This report examines the factors affecting spending on Class 4 Gaming machines. In particular, it seeks to explain the apparent upturn in expenditure that started around the end of 2013. Before then, there had been a steady decrease in expenditure that resulted from provisions in the Gambling Act 2003.
The principal purpose of this report is to identify the factors that influence changes in gambling expenditure on non-casino electronic gaming machines (EGMs), otherwise known as Gaming Machine Proceeds (GMP). More specifically, the purpose is to identify the factors influencing the changes since 2003 and the recent increases in GMP. An additional purpose is to establish a base for analysis of future trends.
GMP decreased steadily following the introduction of the Gambling Act in 2003, which was introduced (in part) to control the growth of gambling. This decline continued until 2014, but since then there have been year-on-year increases. These recent increases have occurred despite continued decreases in the number of EGMs and venues.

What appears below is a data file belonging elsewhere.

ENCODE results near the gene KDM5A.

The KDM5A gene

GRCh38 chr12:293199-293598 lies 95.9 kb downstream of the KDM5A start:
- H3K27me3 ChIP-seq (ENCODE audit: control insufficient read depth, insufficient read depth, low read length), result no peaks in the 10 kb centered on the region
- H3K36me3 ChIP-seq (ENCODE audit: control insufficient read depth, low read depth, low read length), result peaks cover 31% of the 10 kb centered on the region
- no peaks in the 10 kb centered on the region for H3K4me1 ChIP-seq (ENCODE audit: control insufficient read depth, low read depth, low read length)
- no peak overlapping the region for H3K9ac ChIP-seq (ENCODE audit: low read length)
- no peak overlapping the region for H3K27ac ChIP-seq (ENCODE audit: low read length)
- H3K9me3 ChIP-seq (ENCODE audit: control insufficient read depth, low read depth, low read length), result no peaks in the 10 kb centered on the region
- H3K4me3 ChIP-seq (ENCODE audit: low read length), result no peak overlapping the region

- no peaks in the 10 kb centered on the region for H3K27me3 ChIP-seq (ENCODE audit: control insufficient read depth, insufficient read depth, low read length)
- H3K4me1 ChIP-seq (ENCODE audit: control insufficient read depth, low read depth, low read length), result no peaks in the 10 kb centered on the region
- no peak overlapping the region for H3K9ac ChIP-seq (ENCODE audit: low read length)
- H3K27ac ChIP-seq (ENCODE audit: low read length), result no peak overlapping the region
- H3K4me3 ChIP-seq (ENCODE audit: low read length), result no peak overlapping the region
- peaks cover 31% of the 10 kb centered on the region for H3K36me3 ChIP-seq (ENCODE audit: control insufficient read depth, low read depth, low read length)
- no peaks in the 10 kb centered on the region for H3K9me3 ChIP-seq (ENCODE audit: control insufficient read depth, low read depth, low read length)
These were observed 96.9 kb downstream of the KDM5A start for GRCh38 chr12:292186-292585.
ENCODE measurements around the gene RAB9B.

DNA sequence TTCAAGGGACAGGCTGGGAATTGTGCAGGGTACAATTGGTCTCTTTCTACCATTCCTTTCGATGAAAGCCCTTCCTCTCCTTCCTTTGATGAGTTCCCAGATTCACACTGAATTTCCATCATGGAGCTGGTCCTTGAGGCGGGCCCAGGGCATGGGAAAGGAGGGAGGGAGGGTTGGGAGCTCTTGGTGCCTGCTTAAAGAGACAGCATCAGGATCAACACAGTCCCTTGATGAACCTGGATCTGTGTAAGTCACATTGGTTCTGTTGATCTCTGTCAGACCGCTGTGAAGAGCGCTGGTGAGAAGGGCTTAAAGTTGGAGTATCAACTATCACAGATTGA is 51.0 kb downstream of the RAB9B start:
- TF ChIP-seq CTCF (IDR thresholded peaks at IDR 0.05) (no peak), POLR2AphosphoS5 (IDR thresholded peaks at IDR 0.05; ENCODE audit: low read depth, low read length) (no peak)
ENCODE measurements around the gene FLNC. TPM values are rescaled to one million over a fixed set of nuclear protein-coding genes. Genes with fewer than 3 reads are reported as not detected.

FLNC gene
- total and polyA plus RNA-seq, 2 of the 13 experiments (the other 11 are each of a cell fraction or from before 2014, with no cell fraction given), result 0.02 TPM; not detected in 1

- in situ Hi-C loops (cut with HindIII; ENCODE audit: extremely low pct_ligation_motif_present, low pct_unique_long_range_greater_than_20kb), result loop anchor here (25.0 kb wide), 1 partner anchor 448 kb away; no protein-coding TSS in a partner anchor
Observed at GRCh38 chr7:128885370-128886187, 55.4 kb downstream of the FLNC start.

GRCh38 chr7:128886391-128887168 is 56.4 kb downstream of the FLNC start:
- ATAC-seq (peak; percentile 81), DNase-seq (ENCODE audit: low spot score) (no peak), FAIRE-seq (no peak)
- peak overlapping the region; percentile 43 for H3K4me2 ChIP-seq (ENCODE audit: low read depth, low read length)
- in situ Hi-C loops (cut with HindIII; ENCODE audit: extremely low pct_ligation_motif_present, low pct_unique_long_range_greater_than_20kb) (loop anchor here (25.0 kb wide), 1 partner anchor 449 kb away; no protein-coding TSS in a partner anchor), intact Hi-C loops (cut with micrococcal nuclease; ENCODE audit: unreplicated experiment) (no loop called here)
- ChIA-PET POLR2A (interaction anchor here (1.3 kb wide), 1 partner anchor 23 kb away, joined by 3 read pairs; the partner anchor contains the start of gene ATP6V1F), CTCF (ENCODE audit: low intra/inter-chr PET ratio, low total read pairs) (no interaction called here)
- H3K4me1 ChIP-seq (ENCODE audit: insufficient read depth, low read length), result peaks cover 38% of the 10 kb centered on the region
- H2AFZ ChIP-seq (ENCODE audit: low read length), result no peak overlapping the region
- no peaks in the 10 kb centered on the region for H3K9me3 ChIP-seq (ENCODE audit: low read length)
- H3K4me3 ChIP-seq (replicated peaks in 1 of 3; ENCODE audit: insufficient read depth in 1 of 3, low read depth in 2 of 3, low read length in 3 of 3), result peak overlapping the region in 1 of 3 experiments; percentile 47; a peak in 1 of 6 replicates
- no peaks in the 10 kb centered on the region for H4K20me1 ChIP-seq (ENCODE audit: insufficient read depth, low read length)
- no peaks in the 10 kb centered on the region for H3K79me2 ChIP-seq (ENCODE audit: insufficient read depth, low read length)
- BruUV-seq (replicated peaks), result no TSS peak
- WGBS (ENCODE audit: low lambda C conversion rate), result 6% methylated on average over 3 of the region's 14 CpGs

Initial analysis conducted by the Department of Internal Affairs (DIA) hasn’t been able to confirm the extent to which these or other factors may have influenced GMP. It was, therefore, determined that the research leading to this report should should consider a wider range of possible influences.
In brief, the methodology entailed:
1) Assessing possible influences on GMP individually. This is called univariate analysis.
2) Examining the findings of the univariate analysis to decide what sort of multivariate model to fit.
3) Testing which of the variables have a statistically significant effect on the expenditure, when analysed alongside other variables. This is called multivariate analysis.